The Origins of the Scherer Center

The following feature article (together with associated video and photos) was originally published on the University of Chicago's website in 2008.                                                                                                                                                        

The Origins of the Scherer Center:

How a Master’s Thesis Created the University’s First Center Devoted to the United States

Karla Scherer’s mind-expanding epiphany occurred at some point during her 62nd year.

At a time when many of her peers were contemplating retirement options, Scherer was a graduate student in Hyde Park, a 60-something among 20-somethings in the University’s Master’s Program in the Humanities (MAPH).

It all happened, as Scherer tells it, while she was working on “How Artists Defined American Women: 1763 to 1912.” She was struggling over her master’s project, spending many sweaty summer days in the back rooms of the Art Institute of Chicago, examining works by painters such as James Peale and John Singleton Copley, when Judith Barter, Curator of American Art at the Art Institute, and then a visiting professor at Chicago, kept pushing her.

“She encouraged me to take a broader view,” Scherer recalled, of her master’s advisor. In addition to aesthetic analysis of the paintings, Scherer was urged to explore the historical, political and cultural context of each painting. For instance, with Peale, she examined the social history of earlier colonial families, the role of primogeniture, and the changing mores for women at the turn of the century.

This approach—employing political science, history, economics, sociology, law—was for Scherer a wildly different approach to art history than what she encountered almost 40 years ago. “I had never really been taken by art history,” she recalled. But this new multidisciplinary look at American culture was, for Scherer, a “brand new way of studying and learning. It was mind-expanding.”

Just five years later, Scherer’s passion for this approach has evolved into the Karla Scherer Center for the Study of American Culture.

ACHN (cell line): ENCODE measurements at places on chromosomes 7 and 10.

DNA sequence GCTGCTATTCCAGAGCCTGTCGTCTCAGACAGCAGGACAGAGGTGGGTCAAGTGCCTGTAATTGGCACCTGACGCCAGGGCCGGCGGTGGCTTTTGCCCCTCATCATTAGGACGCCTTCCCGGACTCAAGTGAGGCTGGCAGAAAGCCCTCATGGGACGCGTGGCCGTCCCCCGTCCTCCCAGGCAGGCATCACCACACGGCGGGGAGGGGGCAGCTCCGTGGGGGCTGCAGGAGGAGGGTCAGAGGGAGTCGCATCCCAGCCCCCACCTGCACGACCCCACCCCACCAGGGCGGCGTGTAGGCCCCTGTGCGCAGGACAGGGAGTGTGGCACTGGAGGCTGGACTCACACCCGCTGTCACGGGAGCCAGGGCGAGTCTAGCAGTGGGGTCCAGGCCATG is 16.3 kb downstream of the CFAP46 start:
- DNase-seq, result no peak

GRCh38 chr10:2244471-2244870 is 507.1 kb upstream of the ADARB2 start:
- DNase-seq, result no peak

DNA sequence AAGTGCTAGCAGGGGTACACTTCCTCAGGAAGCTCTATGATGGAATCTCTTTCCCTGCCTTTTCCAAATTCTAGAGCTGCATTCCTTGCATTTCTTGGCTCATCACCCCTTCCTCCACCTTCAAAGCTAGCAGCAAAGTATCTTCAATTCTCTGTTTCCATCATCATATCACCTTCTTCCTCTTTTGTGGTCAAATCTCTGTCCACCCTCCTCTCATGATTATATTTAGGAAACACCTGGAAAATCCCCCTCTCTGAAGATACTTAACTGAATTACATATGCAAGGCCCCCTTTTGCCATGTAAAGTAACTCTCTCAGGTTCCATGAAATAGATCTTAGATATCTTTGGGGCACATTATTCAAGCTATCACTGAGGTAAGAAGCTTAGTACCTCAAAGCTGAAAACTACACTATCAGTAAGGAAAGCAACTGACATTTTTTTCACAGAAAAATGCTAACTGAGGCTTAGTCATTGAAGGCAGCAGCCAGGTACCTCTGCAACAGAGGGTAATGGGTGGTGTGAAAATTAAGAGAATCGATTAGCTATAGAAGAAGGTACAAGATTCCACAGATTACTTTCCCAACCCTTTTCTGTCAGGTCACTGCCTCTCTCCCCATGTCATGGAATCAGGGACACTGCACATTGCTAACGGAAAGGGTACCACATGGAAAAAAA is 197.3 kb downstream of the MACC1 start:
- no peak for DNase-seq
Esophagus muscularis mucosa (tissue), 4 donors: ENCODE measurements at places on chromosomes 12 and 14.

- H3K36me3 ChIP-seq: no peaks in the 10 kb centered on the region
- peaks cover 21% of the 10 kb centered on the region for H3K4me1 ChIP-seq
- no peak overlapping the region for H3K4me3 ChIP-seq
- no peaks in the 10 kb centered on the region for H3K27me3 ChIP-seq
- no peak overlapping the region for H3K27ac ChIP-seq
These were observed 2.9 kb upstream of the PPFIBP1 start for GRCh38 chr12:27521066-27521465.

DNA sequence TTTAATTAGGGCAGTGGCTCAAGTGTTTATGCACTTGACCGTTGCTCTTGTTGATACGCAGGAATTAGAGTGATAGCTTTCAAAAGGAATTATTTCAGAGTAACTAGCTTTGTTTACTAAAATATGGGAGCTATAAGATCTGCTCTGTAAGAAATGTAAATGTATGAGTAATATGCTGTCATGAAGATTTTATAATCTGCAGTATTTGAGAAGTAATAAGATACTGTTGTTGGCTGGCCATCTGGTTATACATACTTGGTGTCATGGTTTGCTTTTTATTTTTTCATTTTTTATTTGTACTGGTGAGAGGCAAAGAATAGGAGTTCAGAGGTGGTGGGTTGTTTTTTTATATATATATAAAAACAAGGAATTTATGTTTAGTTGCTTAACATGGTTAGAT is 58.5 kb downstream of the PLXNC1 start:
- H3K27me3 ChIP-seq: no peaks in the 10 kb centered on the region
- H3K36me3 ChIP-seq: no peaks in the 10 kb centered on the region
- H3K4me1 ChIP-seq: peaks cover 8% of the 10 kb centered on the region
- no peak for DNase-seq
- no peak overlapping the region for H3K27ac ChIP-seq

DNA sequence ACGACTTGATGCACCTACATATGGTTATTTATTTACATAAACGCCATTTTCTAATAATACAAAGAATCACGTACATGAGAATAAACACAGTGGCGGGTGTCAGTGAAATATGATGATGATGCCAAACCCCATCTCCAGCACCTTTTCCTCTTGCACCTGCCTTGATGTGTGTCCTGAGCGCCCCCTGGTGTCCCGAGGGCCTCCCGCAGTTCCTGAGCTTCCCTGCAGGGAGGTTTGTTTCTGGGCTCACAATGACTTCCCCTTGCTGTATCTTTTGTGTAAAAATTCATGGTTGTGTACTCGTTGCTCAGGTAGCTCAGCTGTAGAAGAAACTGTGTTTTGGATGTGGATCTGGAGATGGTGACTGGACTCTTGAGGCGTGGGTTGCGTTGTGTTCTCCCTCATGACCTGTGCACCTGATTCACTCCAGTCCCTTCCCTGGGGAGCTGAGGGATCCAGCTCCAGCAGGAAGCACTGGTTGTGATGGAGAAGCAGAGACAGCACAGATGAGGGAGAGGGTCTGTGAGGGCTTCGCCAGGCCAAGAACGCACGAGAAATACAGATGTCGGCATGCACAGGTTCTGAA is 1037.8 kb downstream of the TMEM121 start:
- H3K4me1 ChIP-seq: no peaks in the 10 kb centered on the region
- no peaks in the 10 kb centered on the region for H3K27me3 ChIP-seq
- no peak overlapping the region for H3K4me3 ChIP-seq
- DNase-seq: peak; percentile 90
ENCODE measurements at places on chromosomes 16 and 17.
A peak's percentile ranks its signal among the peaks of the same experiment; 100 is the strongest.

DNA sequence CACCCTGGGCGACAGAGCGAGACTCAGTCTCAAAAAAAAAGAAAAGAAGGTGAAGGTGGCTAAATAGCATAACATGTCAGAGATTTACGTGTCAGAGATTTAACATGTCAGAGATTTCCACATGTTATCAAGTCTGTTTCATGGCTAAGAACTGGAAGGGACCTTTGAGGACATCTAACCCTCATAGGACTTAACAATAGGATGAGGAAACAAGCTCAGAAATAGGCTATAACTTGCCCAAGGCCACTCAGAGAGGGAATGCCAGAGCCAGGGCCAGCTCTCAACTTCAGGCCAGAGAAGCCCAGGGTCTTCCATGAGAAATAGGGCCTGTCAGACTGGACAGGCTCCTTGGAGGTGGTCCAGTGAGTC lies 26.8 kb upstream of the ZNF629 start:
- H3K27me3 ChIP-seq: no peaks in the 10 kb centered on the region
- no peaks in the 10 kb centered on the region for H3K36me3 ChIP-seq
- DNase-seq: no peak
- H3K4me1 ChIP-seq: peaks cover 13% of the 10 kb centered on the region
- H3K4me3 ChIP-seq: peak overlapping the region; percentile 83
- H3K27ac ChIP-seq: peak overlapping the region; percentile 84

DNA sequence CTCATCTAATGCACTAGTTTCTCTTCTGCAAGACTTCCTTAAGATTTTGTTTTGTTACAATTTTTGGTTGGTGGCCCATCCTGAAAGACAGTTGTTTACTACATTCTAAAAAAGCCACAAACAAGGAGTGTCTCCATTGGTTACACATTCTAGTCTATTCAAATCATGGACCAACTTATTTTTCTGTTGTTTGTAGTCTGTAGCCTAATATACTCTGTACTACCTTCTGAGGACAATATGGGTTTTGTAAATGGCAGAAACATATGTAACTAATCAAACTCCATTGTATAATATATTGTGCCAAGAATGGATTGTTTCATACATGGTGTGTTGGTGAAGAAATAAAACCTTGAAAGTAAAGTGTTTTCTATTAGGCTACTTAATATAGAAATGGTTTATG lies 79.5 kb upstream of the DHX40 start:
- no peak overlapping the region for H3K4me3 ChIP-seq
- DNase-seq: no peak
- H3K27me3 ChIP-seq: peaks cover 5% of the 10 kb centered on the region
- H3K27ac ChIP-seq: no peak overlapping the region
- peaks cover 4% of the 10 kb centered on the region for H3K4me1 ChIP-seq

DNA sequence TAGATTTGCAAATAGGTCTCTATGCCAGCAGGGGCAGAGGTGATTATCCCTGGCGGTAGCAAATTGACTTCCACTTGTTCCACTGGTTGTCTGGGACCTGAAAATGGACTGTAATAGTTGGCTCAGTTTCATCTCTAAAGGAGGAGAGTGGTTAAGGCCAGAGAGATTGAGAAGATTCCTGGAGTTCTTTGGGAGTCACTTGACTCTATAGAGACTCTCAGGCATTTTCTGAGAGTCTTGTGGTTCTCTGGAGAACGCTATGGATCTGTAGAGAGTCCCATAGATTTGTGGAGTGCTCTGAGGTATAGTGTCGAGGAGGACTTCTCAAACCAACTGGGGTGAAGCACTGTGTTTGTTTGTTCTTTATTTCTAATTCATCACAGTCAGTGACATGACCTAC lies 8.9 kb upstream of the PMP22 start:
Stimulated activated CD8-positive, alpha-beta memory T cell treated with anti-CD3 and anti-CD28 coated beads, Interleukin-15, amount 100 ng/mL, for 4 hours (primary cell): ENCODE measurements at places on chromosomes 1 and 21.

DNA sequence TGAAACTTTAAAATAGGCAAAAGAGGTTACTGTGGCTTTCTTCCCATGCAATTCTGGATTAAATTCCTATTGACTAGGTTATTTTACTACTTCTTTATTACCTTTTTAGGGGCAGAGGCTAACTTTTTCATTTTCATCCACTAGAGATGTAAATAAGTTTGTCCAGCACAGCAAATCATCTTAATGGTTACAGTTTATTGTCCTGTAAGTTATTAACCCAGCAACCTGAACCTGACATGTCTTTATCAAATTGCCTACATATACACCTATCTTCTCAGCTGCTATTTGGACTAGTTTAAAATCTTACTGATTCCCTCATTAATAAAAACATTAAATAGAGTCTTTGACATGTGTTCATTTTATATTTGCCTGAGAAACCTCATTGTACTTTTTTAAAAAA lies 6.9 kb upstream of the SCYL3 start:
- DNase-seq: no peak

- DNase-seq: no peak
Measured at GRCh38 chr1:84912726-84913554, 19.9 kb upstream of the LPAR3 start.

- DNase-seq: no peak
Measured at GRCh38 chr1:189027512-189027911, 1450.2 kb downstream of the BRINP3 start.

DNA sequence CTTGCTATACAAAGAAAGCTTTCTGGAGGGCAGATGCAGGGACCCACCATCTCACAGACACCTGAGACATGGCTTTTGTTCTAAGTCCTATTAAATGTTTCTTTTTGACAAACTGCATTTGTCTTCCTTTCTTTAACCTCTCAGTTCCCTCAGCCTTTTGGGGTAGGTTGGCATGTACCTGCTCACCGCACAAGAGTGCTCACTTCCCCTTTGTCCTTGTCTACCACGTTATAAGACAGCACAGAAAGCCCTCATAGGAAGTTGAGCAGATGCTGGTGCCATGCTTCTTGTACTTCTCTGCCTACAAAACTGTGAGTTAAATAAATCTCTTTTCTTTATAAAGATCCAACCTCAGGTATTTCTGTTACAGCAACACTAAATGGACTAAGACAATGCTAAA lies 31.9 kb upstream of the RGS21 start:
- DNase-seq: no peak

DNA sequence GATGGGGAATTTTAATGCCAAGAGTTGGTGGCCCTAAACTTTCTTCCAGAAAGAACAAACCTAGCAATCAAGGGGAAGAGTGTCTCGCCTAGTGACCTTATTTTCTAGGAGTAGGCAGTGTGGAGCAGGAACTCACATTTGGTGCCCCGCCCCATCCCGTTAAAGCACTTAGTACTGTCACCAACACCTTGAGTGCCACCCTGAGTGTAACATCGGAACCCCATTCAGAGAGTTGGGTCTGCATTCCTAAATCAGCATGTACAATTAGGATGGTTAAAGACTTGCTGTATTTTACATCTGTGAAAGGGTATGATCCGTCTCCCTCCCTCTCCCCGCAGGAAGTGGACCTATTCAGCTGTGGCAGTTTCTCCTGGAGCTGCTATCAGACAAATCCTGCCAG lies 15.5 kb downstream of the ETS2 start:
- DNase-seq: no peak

Thanks to a multi-million gift last month, the Scherer Center will be the nexus for dozens of Chicago scholars studying a variety of aspects of American culture—ranging from American painting of the 18th Century, the great American novels of the 19th Century, and the linguistic origins of Native American dialects to the history of hip hop music.

In addition to increasing financial support for research, spurring faculty collaborations and creating a central home for scholars of American culture, Scherer’s gift will endow a professorship.

The idea for the Center was very much shaped by Scherer’s own first-hand experience.

The daughter of Robert P. Scherer, the inventor of the machine that revolutionized the manufacture of soft elastic gelatin capsules, Scherer is perhaps best known as an advocate of shareholder’s rights. In 1989, following her successful proxy fight for control of the Scherer Corporation, Scherer established a foundation whose original purpose was providing scholarships for women pursuing degrees in economics and finance. But while running the program, Scherer, who handpicked scholarship recipients, discovered that the strongest candidates often had a strong background in the humanities.

Scherer, who attended Wellesley College and graduated from the University of Michigan in 1957, became increasingly interested in humanistic scholarship. In 1998, she enrolled in the MAPH program. The experience was transformative. “People often tell me, ‘I’ve never seen you happier than when you were at Chicago,’ ” Scherer said.

Two years ago, Scherer approached Danielle Allen, who was then Dean of the University’s Division of the Humanities, on how best Scherer could fulfill her interest in supporting the study of the United States from a cultural perspective.

Allen conferred with faculty about Scherer’s idea for a center, focused on American culture, and found great enthusiasm. Of her focus on the United States, Scherer said, “It’s simply because there is such a rich abundance of material here.”

By Josh Schonwald